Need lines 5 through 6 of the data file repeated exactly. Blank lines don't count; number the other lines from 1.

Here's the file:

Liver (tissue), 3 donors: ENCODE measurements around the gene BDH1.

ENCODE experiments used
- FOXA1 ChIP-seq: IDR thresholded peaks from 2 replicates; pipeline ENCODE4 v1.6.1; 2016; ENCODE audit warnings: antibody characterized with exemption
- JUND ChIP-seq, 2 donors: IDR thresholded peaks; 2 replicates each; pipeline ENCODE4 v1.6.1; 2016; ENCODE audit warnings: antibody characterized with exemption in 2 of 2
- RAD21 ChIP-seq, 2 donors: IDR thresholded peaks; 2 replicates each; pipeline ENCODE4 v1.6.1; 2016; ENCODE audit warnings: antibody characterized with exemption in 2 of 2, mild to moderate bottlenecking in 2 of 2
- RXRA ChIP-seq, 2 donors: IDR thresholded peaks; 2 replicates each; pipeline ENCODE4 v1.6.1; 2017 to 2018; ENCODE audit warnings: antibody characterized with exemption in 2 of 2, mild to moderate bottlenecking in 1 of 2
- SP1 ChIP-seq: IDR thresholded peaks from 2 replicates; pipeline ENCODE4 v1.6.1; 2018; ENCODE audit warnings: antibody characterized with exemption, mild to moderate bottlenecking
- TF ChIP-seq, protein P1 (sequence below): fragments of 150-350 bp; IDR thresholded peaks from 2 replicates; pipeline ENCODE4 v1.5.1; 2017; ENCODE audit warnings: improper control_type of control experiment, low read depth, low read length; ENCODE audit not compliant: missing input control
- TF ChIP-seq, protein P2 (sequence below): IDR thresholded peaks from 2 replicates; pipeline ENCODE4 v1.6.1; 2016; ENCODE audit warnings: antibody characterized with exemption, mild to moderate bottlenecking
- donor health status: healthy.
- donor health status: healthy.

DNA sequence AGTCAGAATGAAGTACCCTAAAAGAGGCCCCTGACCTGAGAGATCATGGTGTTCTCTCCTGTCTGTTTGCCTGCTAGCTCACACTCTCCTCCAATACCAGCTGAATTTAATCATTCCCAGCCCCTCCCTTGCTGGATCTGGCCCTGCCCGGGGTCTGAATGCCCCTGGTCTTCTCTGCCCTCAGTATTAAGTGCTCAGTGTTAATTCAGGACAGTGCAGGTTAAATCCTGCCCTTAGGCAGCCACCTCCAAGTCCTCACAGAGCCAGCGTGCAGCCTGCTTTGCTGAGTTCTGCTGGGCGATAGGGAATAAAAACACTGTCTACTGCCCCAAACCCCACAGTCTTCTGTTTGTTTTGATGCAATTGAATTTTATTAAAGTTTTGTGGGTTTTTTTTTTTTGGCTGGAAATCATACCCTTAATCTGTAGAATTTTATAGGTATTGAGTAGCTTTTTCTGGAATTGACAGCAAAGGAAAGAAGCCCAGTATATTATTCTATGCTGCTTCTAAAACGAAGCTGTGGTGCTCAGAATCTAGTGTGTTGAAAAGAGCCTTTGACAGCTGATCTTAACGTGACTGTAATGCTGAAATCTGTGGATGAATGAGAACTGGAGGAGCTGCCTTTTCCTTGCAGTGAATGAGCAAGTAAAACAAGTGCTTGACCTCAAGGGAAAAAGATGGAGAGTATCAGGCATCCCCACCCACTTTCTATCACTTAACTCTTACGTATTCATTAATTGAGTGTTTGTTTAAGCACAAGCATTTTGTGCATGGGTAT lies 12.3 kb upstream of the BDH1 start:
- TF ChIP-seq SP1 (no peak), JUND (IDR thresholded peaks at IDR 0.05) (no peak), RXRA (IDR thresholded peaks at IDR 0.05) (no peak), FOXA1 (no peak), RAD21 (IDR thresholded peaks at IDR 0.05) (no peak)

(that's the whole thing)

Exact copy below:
- RAD21 ChIP-seq, 2 donors: IDR thresholded peaks; 2 replicates each; pipeline ENCODE4 v1.6.1; 2016; ENCODE audit warnings: antibody characterized with exemption in 2 of 2, mild to moderate bottlenecking in 2 of 2
- RXRA ChIP-seq, 2 donors: IDR thresholded peaks; 2 replicates each; pipeline ENCODE4 v1.6.1; 2017 to 2018; ENCODE audit warnings: antibody characterized with exemption in 2 of 2, mild to moderate bottlenecking in 1 of 2